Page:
Neither Microsoft nor our partners make unsolicited phone calls (also known as cold calls) to charge you for computer security or software fixes.

Windows XP: What to expect once Microsoft shuts down support

Summary: Even though the world won't end because of Microsoft's withdrawal of support for Windows XP, those left clinging to the OS after April's deadline still face a number of issues.

windows-xp-intro-thumb

Some twelve-and-a-half years after Windows XP first went on sale, Microsoft is turning off support for the operating system. From 8 April there'll be no further free updates or security patches.

There's nothing new about software reaching the end of its commercial life. But the trouble with Windows XP is that it's still reckoned to run between a quarter and a third of the world's desktops.

The sheer scale of XP's legacy means many organisations and individuals now find themselves in the same boat, perhaps because of the difficulty of migrating certain apps, the cost, or simple inertia.

Given that XP users have already shrugged off the arrival of Vista, Windows 7 and Windows 8 without shifting operating system, they may think their first option is just to stay put. After all, Microsoft has had more than 12 years to patch the OS, so surely most vulnerabilities will have been found by now?

Microsoft Security Bulletins For March 2014 overview

Only one month to go before Microsoft will stop releasing public security updates for the Windows XP operating system.

On this month's patch day, we have five bulletins addressing vulnerabilities in Microsoft Windows, Internet Explorer, and Microsoft Silverlight.

Debunking The Myth: Apple MACs Do Get Viruses!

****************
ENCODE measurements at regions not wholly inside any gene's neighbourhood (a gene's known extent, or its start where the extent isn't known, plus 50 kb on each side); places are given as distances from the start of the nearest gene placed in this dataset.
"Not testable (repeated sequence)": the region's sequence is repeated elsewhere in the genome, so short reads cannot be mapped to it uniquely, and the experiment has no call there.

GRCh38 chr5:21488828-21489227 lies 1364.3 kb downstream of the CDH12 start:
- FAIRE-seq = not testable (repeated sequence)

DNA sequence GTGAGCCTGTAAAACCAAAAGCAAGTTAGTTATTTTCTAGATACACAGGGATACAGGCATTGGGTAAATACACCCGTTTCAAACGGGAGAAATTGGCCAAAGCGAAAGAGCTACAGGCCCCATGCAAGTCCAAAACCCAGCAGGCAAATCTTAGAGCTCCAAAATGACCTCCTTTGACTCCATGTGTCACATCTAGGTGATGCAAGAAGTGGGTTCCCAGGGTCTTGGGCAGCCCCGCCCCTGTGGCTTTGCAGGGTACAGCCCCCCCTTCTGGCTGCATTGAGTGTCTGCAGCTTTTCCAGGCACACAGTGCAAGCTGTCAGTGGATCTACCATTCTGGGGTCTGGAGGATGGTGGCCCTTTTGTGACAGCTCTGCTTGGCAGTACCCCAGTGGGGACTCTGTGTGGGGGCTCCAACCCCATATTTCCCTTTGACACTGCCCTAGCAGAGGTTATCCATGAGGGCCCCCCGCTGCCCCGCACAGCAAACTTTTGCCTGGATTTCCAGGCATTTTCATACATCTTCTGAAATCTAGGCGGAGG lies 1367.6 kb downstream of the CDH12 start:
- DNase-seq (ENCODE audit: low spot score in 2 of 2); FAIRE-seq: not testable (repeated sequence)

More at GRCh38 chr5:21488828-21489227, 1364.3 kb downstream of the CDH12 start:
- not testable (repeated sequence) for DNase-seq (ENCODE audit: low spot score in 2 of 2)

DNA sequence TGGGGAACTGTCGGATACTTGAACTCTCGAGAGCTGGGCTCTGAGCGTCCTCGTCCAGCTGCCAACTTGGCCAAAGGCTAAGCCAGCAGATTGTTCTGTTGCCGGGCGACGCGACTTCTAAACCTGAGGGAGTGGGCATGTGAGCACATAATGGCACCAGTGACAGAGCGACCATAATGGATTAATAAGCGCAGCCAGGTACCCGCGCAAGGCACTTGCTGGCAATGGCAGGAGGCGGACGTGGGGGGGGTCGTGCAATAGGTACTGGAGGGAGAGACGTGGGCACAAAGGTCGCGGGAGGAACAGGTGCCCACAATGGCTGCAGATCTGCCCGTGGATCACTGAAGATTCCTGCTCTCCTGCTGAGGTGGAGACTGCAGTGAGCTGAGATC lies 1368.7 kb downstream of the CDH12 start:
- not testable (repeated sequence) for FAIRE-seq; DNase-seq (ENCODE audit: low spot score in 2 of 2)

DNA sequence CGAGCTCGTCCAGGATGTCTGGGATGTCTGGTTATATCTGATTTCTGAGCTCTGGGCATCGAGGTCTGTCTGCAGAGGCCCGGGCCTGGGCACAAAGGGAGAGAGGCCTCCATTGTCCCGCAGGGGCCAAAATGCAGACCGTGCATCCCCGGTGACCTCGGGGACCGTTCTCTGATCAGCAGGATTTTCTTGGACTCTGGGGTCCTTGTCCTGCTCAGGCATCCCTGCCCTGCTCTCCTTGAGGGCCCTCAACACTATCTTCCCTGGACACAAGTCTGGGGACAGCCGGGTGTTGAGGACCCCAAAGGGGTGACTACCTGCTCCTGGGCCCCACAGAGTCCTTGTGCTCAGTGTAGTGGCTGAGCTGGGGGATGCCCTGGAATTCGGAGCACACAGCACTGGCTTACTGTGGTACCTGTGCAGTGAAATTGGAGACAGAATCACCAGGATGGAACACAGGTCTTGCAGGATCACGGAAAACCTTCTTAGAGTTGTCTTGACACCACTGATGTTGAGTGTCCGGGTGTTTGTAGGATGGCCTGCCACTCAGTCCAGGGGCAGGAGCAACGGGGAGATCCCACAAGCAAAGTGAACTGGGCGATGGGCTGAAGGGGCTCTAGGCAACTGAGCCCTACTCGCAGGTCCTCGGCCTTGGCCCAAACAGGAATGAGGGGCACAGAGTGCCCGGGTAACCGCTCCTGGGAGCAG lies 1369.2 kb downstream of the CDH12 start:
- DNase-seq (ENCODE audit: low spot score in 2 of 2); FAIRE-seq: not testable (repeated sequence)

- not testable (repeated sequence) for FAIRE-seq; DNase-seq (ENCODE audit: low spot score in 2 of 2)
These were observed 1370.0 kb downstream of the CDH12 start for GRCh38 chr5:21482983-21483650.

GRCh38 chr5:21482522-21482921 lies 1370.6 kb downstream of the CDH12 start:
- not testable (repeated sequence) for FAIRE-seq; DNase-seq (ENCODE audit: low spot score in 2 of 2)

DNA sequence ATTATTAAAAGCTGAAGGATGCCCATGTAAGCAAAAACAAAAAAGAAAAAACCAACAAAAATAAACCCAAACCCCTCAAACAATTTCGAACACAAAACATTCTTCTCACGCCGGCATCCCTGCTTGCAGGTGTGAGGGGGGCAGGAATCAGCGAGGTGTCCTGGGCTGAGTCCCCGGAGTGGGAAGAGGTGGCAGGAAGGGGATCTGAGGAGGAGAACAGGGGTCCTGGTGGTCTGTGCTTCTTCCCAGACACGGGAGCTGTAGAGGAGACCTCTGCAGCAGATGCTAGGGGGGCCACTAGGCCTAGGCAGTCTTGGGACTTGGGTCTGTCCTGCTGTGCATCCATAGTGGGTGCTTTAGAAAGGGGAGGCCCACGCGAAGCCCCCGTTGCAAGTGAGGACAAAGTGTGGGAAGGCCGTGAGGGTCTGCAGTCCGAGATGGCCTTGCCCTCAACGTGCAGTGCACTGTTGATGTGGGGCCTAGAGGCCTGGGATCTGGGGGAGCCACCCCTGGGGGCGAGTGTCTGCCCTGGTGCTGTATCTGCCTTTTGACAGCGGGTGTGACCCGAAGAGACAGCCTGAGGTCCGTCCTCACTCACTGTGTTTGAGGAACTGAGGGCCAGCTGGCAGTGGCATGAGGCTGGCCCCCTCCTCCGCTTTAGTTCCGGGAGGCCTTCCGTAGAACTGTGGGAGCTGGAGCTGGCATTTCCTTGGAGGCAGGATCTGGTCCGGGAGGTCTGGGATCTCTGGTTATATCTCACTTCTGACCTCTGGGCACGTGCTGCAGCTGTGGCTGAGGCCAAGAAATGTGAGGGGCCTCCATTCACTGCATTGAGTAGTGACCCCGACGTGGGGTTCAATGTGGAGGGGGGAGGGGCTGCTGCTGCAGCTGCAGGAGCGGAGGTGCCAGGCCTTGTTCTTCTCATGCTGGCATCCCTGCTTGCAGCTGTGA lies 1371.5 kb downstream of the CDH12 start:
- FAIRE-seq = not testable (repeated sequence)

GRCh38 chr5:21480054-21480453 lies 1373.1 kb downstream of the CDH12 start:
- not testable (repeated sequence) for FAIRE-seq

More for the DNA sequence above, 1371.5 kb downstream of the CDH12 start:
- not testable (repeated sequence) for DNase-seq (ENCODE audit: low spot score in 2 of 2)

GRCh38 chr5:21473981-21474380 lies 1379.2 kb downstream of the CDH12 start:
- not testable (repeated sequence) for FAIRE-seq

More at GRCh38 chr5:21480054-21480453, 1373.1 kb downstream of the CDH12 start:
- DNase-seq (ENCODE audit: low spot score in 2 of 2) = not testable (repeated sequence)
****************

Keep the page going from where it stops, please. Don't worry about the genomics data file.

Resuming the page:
One of my clients asked me today, "What is the story with Apple MAC's? I have heard they don't get infected. Is it true?"
 While it is true they don't get infected as much, But, They DO get infected.

Microsoft's Cloud Service Suffers Worldwide Outage.

 REDMOND, WASHINGTON: Microsoft unwittingly let an online security certificate expire on Friday, triggering a worldwide outage in an online service that stores data for a wide range of business customers.

The sloppy housekeeping represents an embarrassing lapse for Microsoft as the software maker tries to bring in more revenue from the storage service, which is called Azure.

Hacker Claims to Have Breached Adobe.

 Password security is only as good as the weakest link. And on Wednesday, that weak link appeared to be Adobe Systems.

Worm spreading on Skype IM installs ransomware.

 Malware is downloaded onto users' machines after they click on the message "lol is this your new profile pic?"

 A malicious worm spreading through Skype instant messages threatens to take control of a victim's machine and hold its contents for ransom. 

Scareware Defendant Fined $163M in FTC Suit.

 A Ukrainian operation told computer users their PCs were infected and sold them software to fix the bogus problem

 IDG News Service - A U.S. judge has imposed a judgment of $163.2 million against a defendant accused by the U.S. Federal Trade Commission of being part of an operation that sold software to people it tricked into thinking their computers were infected with malicious software.